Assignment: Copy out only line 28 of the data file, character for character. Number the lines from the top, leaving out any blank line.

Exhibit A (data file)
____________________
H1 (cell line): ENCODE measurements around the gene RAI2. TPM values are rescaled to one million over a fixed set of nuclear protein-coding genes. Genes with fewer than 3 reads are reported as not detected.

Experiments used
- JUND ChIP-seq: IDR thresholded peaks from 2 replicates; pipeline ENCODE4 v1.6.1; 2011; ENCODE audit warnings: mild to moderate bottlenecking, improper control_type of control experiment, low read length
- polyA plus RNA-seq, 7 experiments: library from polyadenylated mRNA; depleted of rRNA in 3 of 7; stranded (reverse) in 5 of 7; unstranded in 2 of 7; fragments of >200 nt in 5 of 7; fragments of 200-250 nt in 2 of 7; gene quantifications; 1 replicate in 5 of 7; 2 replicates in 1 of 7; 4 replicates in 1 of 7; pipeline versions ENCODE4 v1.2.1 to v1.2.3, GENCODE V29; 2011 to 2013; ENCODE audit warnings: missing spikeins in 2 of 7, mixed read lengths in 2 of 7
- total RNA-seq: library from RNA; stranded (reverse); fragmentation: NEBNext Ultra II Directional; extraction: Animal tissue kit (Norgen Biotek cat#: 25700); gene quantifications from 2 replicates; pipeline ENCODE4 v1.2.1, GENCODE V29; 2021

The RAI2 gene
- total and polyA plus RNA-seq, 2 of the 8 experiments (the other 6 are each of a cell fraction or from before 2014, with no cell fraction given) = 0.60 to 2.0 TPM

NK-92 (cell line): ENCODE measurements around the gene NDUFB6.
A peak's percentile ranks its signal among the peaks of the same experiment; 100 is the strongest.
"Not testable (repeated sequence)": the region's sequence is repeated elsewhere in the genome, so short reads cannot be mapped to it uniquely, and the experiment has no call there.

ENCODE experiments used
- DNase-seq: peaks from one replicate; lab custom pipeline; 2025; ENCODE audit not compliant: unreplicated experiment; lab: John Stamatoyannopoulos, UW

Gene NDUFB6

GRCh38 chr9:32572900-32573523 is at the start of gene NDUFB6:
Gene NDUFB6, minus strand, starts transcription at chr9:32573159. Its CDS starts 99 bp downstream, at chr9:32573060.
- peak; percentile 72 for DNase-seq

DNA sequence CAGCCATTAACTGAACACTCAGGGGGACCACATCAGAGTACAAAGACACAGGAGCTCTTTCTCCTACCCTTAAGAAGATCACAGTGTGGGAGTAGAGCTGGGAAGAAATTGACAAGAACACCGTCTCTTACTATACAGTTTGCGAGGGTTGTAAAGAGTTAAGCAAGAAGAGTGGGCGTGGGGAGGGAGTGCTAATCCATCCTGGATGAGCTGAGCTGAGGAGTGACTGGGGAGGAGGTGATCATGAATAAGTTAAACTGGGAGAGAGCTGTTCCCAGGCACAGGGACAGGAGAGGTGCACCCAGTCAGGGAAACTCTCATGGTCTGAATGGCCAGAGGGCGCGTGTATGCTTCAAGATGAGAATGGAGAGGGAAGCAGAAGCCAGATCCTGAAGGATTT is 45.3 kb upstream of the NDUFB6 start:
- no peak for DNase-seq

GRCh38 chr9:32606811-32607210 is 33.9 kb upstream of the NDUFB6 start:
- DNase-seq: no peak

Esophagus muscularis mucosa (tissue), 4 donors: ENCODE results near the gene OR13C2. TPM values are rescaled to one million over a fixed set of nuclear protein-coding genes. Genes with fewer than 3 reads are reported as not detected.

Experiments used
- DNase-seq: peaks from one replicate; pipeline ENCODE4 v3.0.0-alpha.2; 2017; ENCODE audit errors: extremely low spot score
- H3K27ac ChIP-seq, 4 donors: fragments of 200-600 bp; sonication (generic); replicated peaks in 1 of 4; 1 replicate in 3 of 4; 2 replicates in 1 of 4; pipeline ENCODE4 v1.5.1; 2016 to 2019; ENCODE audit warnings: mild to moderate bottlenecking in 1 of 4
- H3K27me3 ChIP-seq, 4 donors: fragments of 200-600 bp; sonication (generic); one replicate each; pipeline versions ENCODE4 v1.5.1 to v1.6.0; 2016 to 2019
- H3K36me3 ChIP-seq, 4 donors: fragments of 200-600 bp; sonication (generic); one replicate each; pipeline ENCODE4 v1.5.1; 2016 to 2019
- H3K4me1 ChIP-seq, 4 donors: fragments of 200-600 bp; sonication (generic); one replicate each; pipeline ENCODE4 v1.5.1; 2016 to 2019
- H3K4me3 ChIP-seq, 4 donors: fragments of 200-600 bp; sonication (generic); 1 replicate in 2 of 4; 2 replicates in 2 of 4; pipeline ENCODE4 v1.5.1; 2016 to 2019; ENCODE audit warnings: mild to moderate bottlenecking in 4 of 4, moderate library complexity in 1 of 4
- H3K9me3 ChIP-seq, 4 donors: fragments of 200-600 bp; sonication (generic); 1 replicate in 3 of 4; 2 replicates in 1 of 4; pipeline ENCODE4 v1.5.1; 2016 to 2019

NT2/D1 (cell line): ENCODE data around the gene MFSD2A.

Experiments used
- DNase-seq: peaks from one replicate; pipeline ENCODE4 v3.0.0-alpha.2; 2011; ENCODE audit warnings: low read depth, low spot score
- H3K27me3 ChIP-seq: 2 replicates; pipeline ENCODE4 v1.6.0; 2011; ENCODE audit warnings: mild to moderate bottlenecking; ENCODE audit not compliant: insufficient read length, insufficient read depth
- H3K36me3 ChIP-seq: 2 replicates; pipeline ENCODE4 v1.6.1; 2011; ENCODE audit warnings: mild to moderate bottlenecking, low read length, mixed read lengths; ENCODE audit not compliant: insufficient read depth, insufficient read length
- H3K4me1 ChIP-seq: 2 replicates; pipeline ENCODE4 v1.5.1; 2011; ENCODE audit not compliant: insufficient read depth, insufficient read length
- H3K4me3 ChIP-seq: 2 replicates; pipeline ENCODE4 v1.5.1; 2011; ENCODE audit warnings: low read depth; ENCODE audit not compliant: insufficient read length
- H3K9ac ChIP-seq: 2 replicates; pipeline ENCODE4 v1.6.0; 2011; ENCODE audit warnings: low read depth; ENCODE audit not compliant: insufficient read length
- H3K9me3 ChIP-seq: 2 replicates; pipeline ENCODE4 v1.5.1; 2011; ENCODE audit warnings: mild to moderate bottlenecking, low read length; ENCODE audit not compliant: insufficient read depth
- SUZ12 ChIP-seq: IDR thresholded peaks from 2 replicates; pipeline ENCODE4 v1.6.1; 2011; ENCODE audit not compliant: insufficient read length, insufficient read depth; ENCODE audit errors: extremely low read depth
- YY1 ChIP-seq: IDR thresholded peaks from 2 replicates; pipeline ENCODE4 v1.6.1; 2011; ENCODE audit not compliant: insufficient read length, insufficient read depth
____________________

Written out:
- H3K4me3 ChIP-seq, 4 donors: fragments of 200-600 bp; sonication (generic); 1 replicate in 2 of 4; 2 replicates in 2 of 4; pipeline ENCODE4 v1.5.1; 2016 to 2019; ENCODE audit warnings: mild to moderate bottlenecking in 4 of 4, moderate library complexity in 1 of 4